Lasker-Levenfish, Moscow 1936: Nothing Opening to Lively Middlegame

Lasker-Levenfish, Moscow 1936: Nothing Opening to Lively Middlegame

NM GreenLaser
Mar 5, 2011, 12:00 AM |
6 | Chess Players

The old World Champion Emanuel Lasker, who was born in 1868, was playing the merely mature Grigory Levenfish, who was born in 1889, at Moscow 1936. This event had 10 players who met in a double round robin. Lasker and Levenfish were playing in the 17th round, which was the next to last. It may have seemed a good time for Lasker to take it easy and he appears to have made the opening easy for Levenfish. Levenfish was to become Soviet Champion the next year for the second time and also draw a thirteen game match with Botvinnik. The nothing opening was to develop into a difficult middle game in which Lasker showed he could still be dangerous against a talented opponent.
Lasker was no longer able to score near the top, but he could still compete with the rest of the field. The result was Capablanca 13, Botvinnik 12, Flohr 9.5, Lilienthal 9, Ragozin 8.5, Lasker 8, Levenfish 7.5, Eliskases 7.5, Kan 7.5, Riumin 7.5. Even though Lasker scored below 50%, it should be noted that from third to tenth places the difference among the players was two points. The first two places simply stood apart.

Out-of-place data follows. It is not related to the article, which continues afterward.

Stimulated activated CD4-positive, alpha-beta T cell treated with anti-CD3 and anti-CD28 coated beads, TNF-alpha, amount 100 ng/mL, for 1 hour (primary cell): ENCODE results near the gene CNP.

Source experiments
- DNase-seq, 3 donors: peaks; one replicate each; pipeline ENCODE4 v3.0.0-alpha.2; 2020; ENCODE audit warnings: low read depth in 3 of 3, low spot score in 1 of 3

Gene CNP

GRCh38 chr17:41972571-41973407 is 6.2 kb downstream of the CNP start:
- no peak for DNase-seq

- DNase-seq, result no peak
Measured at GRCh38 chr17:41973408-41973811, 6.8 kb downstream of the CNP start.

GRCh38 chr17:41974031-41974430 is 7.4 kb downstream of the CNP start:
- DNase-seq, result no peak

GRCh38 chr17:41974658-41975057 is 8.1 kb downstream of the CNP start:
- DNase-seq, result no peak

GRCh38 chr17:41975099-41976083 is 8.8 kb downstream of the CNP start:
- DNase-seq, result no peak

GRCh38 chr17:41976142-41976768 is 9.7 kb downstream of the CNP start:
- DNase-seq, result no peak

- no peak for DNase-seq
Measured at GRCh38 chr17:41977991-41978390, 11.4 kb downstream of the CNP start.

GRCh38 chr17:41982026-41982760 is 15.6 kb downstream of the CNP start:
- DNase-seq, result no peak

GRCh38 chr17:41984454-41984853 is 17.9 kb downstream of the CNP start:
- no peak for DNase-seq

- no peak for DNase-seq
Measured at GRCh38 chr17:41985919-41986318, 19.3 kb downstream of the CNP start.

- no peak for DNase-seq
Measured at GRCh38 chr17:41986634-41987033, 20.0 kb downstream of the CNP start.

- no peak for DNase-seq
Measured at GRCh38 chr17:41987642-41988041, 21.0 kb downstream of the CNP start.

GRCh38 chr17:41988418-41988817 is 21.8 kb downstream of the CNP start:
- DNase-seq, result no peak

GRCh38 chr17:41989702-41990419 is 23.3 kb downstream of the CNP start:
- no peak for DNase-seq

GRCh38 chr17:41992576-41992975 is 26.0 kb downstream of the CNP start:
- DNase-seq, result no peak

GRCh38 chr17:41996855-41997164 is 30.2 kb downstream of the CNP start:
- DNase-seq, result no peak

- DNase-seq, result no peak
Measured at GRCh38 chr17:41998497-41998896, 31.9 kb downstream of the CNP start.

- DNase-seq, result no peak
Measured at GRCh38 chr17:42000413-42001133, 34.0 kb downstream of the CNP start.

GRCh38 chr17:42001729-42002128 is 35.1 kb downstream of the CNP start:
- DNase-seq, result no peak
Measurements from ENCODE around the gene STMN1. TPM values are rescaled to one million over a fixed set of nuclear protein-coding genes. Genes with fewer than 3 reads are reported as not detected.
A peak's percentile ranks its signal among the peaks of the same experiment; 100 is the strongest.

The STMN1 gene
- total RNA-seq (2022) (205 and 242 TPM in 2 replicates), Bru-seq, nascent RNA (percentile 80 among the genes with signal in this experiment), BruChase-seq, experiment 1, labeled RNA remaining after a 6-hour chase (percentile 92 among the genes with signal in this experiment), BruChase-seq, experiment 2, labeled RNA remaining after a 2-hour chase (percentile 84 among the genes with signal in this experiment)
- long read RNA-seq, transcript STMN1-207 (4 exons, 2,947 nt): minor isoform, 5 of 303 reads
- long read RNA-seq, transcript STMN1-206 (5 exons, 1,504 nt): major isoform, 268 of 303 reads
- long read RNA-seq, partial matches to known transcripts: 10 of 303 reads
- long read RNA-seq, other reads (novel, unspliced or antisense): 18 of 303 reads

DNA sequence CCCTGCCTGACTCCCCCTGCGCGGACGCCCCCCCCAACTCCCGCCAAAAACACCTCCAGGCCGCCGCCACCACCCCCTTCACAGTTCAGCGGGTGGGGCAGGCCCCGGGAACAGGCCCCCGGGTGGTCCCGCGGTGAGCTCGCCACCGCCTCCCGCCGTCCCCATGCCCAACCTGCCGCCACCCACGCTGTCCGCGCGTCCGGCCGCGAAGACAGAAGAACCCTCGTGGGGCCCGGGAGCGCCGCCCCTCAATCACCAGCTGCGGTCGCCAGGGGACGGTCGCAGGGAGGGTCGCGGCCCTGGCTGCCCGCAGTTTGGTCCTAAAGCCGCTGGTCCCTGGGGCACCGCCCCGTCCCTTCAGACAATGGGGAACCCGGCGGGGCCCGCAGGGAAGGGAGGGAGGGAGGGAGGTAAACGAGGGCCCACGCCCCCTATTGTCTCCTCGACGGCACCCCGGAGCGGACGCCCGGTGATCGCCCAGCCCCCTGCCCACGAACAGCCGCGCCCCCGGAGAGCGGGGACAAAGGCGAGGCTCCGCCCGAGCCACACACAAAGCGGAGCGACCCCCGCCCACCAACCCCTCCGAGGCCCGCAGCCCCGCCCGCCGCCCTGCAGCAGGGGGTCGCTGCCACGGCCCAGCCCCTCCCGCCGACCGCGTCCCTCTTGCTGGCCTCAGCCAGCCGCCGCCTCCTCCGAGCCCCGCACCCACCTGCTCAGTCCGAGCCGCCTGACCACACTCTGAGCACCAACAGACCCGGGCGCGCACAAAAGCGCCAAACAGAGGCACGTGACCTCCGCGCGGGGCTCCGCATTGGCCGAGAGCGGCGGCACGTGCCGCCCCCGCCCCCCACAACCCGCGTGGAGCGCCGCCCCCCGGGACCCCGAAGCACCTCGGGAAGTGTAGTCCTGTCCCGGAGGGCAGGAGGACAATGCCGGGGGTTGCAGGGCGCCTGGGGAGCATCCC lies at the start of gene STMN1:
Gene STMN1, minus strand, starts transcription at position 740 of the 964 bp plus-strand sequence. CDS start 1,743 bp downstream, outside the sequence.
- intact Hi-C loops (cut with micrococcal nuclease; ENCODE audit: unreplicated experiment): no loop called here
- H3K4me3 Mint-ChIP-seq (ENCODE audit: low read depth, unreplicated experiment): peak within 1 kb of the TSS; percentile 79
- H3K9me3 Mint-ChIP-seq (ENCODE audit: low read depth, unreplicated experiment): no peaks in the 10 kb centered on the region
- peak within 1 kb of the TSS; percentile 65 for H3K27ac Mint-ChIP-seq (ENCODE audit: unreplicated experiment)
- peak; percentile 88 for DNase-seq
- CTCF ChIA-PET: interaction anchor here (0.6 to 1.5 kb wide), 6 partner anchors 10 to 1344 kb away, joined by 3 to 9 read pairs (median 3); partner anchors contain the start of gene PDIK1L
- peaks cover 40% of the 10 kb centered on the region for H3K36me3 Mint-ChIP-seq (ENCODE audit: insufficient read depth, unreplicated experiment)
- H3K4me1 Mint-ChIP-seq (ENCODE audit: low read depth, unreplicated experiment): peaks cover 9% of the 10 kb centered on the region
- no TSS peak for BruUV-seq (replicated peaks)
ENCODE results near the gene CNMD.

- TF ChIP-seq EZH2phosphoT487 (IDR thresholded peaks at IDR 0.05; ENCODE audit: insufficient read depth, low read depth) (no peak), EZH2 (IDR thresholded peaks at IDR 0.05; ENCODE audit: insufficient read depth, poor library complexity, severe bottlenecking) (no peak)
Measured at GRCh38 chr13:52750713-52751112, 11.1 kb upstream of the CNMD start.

The opening was a Closed Sicilian which reached a position that has hardly been played, and there are hardly any game references. Levenfish had no opening problems to solve. In the middle game both players had problems.  In my notes, with a little help from Rellstab, I show how the play could have been different. Over-the- board both players had to consider not only the moves they played, but many moves they did not play.

 

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